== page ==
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. Last Updated: 07/27/2016

Finnish Monster Band Sweeps Eurovision Contest

ATHENS -- Finnish rockers Lordi won the 2006 Eurovision Song Contest late Saturday -- a stunning upset in a competition better known for bland dance music and bubble-gum pop.

The cartoon metalheads, who sport latex monster masks and spark-spewing instruments and sing about "the Arockalypse," fought off a strong challenge from Russian heartthrob Dima Bilan to take the 51st annual music prize. Some Russians complained Sunday that the vote was skewed against their country.

"This is a victory for rock music, ... and also a victory for open-mindedness," the lead singer of Lordi, Mr. Lordi, told a news conference after the win -- Finland's first.

"We are not Satanists. We are not devil-worshippers. This is entertainment," he added.

Bosnia-Herzegovina's Hari Mata Hari was third in the contest, which was decided by phone and text message votes from viewers in 38 European countries.

The phantasmagoric Finns, who scandalized some compatriots when their song "Hard Rock Hallelujah" was chosen to represent the Nordic nation, was the surprise hit of the competition.

Combining crunchy guitars, a catchy chorus and mock-demonic imagery, Lordi is reminiscent of U.S. '70s stars KISS -- an inspiration acknowledged by Mr. Lordi, who comes from Lapland, in Finland's far north.

Band members never appear without their elaborate masks and makeup, and do not reveal their true names.

Lordi beat an unusually eclectic 24-nation field, which ranged from the perky pop of Danish teenager Sidsel Ben Semmane and Malta's Fabrizio Faniello to the balladry of Ireland's Brian Kennedy and the country-pop of Germany's Texas Lightning.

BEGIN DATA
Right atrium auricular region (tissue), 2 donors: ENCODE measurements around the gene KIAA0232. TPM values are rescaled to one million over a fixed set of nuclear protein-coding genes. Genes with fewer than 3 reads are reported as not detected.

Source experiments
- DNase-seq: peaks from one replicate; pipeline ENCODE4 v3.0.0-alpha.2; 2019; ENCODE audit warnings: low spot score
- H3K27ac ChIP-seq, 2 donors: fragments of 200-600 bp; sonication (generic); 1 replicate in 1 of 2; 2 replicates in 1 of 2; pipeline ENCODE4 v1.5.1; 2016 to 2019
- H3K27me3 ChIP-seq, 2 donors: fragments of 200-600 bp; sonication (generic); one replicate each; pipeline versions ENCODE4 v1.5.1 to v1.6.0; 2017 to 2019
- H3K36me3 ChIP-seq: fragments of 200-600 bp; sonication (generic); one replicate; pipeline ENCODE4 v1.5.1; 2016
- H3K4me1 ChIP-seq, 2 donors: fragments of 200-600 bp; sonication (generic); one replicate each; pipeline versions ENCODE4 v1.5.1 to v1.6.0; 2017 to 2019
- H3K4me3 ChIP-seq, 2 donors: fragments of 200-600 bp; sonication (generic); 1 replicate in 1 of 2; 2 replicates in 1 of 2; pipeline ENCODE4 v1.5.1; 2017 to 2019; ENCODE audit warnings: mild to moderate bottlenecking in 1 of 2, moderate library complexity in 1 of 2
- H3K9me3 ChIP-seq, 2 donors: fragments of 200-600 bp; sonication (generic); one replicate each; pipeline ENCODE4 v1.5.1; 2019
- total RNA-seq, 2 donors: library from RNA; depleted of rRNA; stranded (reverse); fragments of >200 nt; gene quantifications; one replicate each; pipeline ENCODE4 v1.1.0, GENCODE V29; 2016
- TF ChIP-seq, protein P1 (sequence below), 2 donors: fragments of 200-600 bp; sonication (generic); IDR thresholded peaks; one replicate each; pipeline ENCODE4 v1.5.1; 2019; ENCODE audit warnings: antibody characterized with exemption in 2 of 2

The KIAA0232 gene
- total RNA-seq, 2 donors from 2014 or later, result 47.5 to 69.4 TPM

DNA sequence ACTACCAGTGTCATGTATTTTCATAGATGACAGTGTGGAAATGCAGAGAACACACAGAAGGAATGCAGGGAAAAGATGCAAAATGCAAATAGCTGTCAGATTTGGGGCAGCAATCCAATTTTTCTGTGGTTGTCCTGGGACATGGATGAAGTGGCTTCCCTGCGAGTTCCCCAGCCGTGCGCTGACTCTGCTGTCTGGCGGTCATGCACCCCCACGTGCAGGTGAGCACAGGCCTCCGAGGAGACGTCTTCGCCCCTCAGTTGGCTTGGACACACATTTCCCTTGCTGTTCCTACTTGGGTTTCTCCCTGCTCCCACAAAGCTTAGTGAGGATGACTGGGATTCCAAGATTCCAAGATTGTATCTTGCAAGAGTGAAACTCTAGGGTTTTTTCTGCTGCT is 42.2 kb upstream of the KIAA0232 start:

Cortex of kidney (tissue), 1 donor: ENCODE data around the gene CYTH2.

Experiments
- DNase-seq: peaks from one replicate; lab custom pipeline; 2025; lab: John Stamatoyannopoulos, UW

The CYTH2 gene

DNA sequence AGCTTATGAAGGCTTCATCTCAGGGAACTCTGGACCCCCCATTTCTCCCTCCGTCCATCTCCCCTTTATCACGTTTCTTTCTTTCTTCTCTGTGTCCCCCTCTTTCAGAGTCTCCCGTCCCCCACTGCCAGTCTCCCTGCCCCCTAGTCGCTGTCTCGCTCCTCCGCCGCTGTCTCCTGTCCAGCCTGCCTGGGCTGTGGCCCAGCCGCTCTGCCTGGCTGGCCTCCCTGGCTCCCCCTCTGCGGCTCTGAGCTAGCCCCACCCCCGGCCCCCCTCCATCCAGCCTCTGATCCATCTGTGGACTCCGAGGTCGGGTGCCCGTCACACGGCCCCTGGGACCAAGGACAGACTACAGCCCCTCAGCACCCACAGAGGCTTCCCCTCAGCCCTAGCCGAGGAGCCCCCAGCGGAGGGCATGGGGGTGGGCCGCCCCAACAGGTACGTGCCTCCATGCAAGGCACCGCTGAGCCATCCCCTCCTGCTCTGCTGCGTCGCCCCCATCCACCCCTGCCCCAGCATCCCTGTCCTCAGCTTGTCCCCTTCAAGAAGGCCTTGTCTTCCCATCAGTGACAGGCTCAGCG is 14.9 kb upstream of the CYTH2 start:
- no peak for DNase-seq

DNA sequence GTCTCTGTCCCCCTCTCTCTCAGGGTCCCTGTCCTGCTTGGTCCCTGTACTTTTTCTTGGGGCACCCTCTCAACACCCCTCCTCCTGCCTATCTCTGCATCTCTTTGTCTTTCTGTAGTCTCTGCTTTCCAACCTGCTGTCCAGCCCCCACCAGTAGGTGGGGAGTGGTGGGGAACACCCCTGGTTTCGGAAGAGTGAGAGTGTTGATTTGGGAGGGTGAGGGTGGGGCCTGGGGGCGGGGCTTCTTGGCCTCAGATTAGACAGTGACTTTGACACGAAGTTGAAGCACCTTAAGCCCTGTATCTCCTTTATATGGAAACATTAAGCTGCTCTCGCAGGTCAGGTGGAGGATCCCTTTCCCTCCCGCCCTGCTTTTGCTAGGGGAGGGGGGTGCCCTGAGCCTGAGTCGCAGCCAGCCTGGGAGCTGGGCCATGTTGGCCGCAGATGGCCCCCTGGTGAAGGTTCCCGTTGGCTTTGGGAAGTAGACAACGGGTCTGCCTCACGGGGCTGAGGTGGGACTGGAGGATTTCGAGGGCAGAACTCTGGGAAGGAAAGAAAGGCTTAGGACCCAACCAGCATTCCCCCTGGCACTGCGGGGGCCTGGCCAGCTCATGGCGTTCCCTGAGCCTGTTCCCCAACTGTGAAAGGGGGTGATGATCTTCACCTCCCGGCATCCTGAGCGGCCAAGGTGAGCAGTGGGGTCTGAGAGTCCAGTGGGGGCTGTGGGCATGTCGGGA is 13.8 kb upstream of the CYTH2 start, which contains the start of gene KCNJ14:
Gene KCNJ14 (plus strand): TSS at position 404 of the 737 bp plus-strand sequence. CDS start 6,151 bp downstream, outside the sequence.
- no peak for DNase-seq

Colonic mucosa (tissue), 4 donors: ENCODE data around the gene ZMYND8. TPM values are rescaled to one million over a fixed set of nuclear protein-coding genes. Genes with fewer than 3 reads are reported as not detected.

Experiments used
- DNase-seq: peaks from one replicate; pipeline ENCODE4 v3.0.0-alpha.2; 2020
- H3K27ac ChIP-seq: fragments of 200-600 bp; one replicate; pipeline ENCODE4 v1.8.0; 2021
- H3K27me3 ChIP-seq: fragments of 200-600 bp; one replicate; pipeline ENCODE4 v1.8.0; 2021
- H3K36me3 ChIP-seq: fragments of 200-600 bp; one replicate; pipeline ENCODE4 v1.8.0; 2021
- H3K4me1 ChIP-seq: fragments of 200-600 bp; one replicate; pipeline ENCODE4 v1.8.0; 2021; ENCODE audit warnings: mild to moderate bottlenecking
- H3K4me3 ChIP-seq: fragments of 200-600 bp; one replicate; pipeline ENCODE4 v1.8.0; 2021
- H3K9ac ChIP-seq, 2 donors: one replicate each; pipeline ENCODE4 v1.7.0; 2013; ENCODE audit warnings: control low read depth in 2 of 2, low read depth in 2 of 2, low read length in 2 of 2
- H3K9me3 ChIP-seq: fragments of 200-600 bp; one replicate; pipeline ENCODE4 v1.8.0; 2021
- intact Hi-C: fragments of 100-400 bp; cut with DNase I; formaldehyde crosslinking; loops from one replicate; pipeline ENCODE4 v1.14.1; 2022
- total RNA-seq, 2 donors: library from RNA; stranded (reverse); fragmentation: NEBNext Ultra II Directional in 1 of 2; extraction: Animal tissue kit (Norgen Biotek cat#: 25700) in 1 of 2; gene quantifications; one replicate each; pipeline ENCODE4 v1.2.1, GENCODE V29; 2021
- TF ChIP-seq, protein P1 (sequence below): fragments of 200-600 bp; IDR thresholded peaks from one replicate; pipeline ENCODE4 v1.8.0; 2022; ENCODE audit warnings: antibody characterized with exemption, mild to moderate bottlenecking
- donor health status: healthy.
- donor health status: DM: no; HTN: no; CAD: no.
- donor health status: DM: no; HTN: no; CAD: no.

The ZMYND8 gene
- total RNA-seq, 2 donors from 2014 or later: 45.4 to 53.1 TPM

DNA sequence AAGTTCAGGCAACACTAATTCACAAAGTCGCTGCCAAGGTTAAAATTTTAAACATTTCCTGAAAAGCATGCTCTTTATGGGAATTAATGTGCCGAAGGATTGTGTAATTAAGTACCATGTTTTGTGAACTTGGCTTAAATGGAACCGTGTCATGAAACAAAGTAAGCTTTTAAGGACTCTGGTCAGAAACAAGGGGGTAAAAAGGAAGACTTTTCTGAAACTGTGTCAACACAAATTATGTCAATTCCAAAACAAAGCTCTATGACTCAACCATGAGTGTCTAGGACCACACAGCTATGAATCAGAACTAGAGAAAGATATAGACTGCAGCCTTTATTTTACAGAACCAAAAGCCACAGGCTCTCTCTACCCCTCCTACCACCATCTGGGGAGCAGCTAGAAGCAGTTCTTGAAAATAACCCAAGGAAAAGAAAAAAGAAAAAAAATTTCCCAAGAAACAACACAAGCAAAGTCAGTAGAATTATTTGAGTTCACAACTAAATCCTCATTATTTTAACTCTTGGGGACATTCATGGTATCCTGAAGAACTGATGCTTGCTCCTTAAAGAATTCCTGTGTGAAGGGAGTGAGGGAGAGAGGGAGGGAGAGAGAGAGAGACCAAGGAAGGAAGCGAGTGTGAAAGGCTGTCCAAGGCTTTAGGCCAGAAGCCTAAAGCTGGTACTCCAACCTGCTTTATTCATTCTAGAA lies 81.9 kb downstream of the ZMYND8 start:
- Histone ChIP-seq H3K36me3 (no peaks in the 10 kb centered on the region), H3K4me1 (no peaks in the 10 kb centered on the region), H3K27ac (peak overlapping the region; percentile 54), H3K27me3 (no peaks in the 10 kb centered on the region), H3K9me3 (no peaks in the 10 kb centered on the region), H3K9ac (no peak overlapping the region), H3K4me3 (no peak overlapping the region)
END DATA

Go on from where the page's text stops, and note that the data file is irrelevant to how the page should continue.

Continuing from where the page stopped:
Lordi received 292 points, the highest score in the contest's history.

Greek contestant Anni Vissi, who drew the biggest cheers from the Athens crowd, finished a disappointing ninth.

"It doesn't matter that we lost, we are also winners because Greece put on a great show," Vissi told state-run NET TV. "Those monsters -- I, for one, loved them."

Malta came last, with one point -- but at least it avoided the dreaded "nul points," or no points, a mark of Eurovision shame.

Since 1956, Eurovision has pitted European nations against one another in pursuit of pop music glory. Previous winners include '60s chanteuse Lulu, Sweden's ABBA -- victors in 1974 with "Waterloo" -- and Canada's Celine Dion, who won for Switzerland in 1988.

Some 13,000 fans from across the continent packed Athens' Olympic arena for the three-hour contest, broadcast live in 38 countries to an audience estimated at 100 million.

Eurovision victory is no guarantee of fame. Dion and ABBA went on to glory -- as did Olivia Newton John, who lost to ABBA while competing for Britain in 1974. Other winners have sunk without trace, victims of the "curse of Eurovision."

Athens is hosting the event because Greece won last year in Kiev.

U.S. broadcaster NBC announced plans earlier this year to replicate the formula -- a forerunner of "American Idol"-style talent contests -- in the United States, with acts from different U.S. states competing for viewers' approval.

On Sunday, some callers to Ekho Moskvy radio proclaimed Dima Bilan's superiority to Lordi; one aggrieved woman said the result was the latest in a series of anti-Russian moves by Europeans.

"'We are first!' That's exactly how many Russians are reacting to the results of the international contest" the anchorwoman for state-run Channel One -- which broadcast the contest live -- said as the channel led its noontime newscast. "Many specialists considered the vote for the victor to be a protest vote," she asserted.

"The sense is that the contest was more about circus performers, clowns and pyrotechnic effects, and not a song contest," Yury Aktsyuta, a top music producer at Channel One, said in televised comments.